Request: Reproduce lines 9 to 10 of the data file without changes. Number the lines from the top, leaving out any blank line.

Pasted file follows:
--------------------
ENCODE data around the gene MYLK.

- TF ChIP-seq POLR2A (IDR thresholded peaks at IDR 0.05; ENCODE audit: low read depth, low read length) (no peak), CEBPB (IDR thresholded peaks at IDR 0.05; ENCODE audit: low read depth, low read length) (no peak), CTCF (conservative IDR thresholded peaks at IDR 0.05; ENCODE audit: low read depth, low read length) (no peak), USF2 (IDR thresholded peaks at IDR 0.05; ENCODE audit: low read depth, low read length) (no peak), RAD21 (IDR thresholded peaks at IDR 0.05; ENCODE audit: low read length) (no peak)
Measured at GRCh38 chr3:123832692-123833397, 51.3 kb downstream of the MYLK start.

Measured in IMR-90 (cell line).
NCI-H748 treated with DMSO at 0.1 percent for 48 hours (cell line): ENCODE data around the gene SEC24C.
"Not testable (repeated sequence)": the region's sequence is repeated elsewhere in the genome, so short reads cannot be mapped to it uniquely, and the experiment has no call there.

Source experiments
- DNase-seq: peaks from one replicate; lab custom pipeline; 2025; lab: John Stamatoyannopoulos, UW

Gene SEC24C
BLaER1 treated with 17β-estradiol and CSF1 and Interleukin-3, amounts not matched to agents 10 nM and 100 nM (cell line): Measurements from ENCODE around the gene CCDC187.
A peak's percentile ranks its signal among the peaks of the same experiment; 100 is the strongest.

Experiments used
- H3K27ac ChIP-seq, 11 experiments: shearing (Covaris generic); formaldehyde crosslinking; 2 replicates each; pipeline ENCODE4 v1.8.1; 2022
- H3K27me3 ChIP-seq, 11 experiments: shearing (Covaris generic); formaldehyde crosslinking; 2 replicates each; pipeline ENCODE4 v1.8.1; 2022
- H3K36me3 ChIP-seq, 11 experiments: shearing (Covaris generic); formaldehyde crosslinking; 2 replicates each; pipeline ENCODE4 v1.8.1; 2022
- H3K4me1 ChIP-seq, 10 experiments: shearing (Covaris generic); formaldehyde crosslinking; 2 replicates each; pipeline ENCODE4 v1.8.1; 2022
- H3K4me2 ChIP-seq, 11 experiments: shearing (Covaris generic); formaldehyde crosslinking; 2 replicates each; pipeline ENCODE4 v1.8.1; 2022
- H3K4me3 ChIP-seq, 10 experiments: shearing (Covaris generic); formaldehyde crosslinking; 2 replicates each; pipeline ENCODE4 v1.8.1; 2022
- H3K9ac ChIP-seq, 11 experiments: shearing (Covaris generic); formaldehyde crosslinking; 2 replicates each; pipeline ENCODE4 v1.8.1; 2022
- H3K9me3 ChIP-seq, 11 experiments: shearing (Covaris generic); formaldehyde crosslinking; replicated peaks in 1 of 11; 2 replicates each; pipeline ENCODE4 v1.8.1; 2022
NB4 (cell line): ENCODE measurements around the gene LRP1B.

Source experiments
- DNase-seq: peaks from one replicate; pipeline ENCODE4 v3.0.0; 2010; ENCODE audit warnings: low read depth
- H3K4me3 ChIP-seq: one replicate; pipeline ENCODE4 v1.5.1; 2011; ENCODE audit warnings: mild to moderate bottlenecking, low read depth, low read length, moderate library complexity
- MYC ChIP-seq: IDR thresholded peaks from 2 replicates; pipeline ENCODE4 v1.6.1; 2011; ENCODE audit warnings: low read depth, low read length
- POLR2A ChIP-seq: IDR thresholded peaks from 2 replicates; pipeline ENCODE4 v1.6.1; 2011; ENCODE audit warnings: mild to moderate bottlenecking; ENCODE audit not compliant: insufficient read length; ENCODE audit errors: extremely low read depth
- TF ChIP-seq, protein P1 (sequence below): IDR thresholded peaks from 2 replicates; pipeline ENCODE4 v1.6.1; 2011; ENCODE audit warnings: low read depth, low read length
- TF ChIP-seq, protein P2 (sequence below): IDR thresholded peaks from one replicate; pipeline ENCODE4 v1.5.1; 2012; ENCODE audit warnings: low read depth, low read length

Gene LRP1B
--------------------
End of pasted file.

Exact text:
Gene SEC24C
BLaER1 treated with 17β-estradiol and CSF1 and Interleukin-3, amounts not matched to agents 10 nM and 100 nM (cell line): Measurements from ENCODE around the gene CCDC187.